Celebrating St Patty’s Day with Flannery O’Connor

To be honest, I’m only about…194 pages into this 550 page collection. What is that, like 30%? It’s been a slow reading week, though–looking back, I’m not sure I could tell you exactly what I’ve been doing this week. Not reading much, anyway. I did spend almost two full evenings cataloging my personal library in excel (stop judging) and only got to the beginning of “C”, so that’s going to be a big project. I don’t have a problem….


Anyway, back to O’Connor. She lived from 1925-1964, and the reason I got interested in her in the first place was because of Frances and Bernard, by Carlene Bauer (which was EXCELLENT), which is [extremely] loosely based on the relationship between Flannery O’Connor and Robert Lowell. Yeah, I didn’t recognize Lowell’s name either. Frances and Bernard was wonderful, life-changing, beautiful…absolutely nothing like this collection.

So Flannery started writing in college, published a ton of short stories (to clarify: 32) and two novels, and died young of lupus. There’s an amazing bio here, if you’re interested. But her short stories were not what I expected at all, when I think of a young Catholic woman writing in the 1940’s and ’50s. They’re dark, full of death, rape, and the worst of humanity. People are awful. In the story I just finished, “A Circle in the Fire,” a rather naive woman lets two boys onto her farm, feeds them, lets them stay–they take advantage of her and, when asked to leave, burn the nearby forest to the ground.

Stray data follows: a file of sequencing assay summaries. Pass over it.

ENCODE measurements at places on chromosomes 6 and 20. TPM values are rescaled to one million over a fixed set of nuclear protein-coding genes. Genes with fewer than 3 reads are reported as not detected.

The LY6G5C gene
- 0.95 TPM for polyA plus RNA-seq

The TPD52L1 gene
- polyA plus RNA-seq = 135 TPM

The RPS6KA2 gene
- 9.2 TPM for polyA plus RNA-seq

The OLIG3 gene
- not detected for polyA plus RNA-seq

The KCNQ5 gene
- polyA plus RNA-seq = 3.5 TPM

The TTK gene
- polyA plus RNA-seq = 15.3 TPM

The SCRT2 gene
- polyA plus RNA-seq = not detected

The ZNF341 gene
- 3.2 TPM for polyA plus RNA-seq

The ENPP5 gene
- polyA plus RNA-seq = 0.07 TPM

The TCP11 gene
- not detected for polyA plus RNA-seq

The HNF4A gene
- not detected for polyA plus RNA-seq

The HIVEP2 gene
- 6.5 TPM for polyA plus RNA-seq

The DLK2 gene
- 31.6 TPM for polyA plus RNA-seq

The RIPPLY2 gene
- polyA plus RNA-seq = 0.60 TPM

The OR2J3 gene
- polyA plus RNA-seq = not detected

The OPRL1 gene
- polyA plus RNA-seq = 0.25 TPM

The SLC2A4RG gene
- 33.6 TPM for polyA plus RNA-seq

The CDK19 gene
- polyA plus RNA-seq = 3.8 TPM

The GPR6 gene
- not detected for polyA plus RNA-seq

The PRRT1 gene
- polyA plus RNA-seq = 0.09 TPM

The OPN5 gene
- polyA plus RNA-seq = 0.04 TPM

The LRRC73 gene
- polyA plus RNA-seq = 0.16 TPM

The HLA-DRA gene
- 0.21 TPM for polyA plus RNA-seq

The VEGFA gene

I was reading some lit crit, trying to figure out where in the world Flannery thought she was going, and found this gem: “Aware that not all readers shared her faith, O’Connor chose to depict salvation through shocking, often violent action upon characters who are spiritually or physically grotesque.”* In this sense, the characters in her book may be seen as warnings: don’t go off by yourself, don’t be naive, don’t wander from society. Don’t be self-righteous–some drifter might pretend to marry your daughter, and then leave her (deaf-mute?) at a random hotel an hour away. Just sayin’.

The collection that I’m reading is arranged in order of publication, so that her earliest stories are  first in the collection. I don’t know, maybe I’ll like her more as I go?


*”Flannery O’Connor (1925-1964).” Twentieth-Century Literary Criticism. Ed. Janet Witalec. Vol. 132. Detroit: Gale, 2003. 227-368. Literature Criticism Online. Gale. 15 March 2013



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